ERIC Number: ED395900
Record Type: Non-Journal
Publication Date: 1996-Feb
Reference Count: N/A
Undergraduate Case Method Teaching: Pedagogical Assumptions vs. the Real World.
Mostert, Mark P.; Sudzina, Mary R.
Writing and teaching case studies of problematic educational situations or events to undergraduate preservice teachers raises several practical issues relevant to the success of the method. These concerns include: knowledge of the undergirding rationale for using cases; knowledge of the advantages, disadvantages, and practical problems in case method teaching; and the availability and location of appropriate cases. A rationale for using case studies in teacher education is that they depict non-linear, complex realities of professional classroom practices, quite different from the cause-effect linear relationships of experimental research. Generic advantages and disadvantages of using case method teaching are summarized from K. K. Merseth (1990, 1991). For example, cases provide a versatile teaching method, but they are highly dependent on the instructional and educational characteristics of the instructor. Common practical problems involving case study methods are the class size, unfamiliarity with the methodology, problems with written expression, time, physical setting for the discussion, teaching style of the case leader, and case preparation and complexity. Advantages of case study methodology include greater student and faculty interest and interactivity, vicarious learning, and increased reflection. Issues specific to undergraduates include the complexity of the case issues, inexperience with case analysis, and difficulties with writing. Possible ethical problems in using and writing case studies are outlined, and sources for education-appropriate case studies are cited. (Contains 33 references.) (NAV)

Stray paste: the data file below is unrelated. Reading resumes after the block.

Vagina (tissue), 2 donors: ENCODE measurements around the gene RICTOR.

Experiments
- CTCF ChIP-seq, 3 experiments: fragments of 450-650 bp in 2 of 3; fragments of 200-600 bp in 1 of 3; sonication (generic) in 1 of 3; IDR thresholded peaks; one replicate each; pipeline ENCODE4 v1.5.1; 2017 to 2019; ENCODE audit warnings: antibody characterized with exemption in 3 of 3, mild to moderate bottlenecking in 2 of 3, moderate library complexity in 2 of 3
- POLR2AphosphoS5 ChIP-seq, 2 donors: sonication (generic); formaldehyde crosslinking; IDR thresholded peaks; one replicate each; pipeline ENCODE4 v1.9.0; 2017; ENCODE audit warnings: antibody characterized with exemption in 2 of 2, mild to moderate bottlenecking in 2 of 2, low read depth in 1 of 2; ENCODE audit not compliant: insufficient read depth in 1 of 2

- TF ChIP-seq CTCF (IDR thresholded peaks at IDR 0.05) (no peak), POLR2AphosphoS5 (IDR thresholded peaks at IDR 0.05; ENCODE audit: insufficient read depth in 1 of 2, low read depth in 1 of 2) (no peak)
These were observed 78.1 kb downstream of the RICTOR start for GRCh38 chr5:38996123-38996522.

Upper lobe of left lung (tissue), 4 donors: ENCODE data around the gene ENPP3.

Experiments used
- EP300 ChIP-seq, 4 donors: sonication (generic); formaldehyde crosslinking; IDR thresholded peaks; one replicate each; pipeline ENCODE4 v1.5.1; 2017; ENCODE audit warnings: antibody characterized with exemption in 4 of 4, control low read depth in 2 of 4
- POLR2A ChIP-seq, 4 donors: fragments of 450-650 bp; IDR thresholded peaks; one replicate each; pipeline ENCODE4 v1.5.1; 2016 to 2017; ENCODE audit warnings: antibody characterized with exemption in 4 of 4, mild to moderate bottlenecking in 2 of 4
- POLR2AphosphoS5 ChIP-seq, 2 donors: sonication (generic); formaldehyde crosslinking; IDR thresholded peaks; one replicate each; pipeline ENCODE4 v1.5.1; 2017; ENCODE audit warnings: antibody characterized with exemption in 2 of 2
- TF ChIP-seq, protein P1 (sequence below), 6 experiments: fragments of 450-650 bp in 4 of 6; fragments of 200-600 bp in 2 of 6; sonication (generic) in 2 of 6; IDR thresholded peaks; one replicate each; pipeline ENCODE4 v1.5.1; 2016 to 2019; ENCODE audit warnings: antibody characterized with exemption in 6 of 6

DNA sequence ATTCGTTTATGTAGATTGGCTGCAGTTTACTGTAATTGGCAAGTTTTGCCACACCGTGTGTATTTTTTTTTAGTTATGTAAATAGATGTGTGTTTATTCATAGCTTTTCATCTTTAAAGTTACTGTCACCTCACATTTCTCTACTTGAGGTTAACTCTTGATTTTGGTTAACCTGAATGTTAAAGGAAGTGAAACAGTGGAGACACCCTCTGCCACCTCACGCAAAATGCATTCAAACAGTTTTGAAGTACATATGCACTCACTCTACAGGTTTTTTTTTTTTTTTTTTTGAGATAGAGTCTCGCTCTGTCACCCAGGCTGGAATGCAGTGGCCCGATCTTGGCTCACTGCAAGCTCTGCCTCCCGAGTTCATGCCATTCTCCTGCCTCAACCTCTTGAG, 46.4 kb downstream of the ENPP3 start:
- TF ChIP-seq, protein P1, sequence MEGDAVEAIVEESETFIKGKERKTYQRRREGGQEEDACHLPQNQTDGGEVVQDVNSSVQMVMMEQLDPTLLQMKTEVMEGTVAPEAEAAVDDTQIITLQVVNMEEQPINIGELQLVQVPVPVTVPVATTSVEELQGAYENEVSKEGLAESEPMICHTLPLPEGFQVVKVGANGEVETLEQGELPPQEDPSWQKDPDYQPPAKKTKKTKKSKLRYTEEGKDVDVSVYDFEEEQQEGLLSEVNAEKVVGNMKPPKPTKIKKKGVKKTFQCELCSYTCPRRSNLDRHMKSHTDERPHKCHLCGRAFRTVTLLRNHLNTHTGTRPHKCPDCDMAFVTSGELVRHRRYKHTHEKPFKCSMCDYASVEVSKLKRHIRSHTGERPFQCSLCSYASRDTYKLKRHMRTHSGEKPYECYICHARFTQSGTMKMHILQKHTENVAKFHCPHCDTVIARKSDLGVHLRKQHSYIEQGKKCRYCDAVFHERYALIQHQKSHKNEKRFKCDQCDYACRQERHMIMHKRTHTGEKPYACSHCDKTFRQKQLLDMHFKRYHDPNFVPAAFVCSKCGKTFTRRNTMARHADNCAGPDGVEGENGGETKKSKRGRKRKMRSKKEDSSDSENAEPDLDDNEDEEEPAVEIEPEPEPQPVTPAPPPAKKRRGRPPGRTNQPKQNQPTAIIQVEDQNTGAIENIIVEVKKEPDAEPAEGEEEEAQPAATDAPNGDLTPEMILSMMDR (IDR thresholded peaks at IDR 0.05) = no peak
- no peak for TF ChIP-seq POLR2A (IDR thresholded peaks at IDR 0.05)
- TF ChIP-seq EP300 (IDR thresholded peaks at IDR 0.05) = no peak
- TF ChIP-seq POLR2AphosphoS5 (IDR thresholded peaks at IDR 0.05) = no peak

Publication Type: Information Analyses; Speeches/Meeting Papers
Education Level: N/A
Authoring Institution: N/A